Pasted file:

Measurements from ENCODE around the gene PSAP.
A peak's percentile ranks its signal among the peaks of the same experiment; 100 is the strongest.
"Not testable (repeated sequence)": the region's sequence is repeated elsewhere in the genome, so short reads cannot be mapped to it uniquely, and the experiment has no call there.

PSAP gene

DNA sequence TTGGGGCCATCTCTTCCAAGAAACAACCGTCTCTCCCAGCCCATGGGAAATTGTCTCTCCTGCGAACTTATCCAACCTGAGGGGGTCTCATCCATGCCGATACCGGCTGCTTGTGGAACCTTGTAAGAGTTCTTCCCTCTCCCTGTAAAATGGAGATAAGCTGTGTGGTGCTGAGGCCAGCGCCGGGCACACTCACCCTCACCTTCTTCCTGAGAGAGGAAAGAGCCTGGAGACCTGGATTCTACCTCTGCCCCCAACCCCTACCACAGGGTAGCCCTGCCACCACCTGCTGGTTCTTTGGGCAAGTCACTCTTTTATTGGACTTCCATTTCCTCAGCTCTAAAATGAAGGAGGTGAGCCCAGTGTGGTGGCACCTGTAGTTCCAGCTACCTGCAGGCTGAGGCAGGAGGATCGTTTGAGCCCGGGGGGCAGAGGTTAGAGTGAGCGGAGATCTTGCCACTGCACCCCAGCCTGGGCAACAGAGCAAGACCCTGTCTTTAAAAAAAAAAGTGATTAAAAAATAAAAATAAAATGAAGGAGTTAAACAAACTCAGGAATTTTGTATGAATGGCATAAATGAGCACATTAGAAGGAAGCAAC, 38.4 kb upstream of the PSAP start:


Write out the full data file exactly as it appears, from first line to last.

Measurements from ENCODE around the gene PSAP.
A peak's percentile ranks its signal among the peaks of the same experiment; 100 is the strongest.
"Not testable (repeated sequence)": the region's sequence is repeated elsewhere in the genome, so short reads cannot be mapped to it uniquely, and the experiment has no call there.

PSAP gene

DNA sequence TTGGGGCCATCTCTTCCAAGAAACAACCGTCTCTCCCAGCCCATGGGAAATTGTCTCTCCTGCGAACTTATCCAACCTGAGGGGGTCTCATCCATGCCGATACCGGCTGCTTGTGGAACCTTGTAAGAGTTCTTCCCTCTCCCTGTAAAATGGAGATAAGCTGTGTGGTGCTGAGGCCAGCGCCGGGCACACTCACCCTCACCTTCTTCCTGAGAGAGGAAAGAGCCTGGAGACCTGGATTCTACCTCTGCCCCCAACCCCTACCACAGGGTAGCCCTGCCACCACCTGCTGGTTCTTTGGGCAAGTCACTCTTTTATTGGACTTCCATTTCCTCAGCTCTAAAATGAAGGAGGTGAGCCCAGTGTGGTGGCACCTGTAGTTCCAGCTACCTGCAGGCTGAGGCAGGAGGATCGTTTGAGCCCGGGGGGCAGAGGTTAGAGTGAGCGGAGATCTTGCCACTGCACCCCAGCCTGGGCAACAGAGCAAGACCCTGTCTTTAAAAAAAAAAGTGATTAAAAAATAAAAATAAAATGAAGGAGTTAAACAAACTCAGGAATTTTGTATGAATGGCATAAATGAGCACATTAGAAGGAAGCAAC, 38.4 kb upstream of the PSAP start: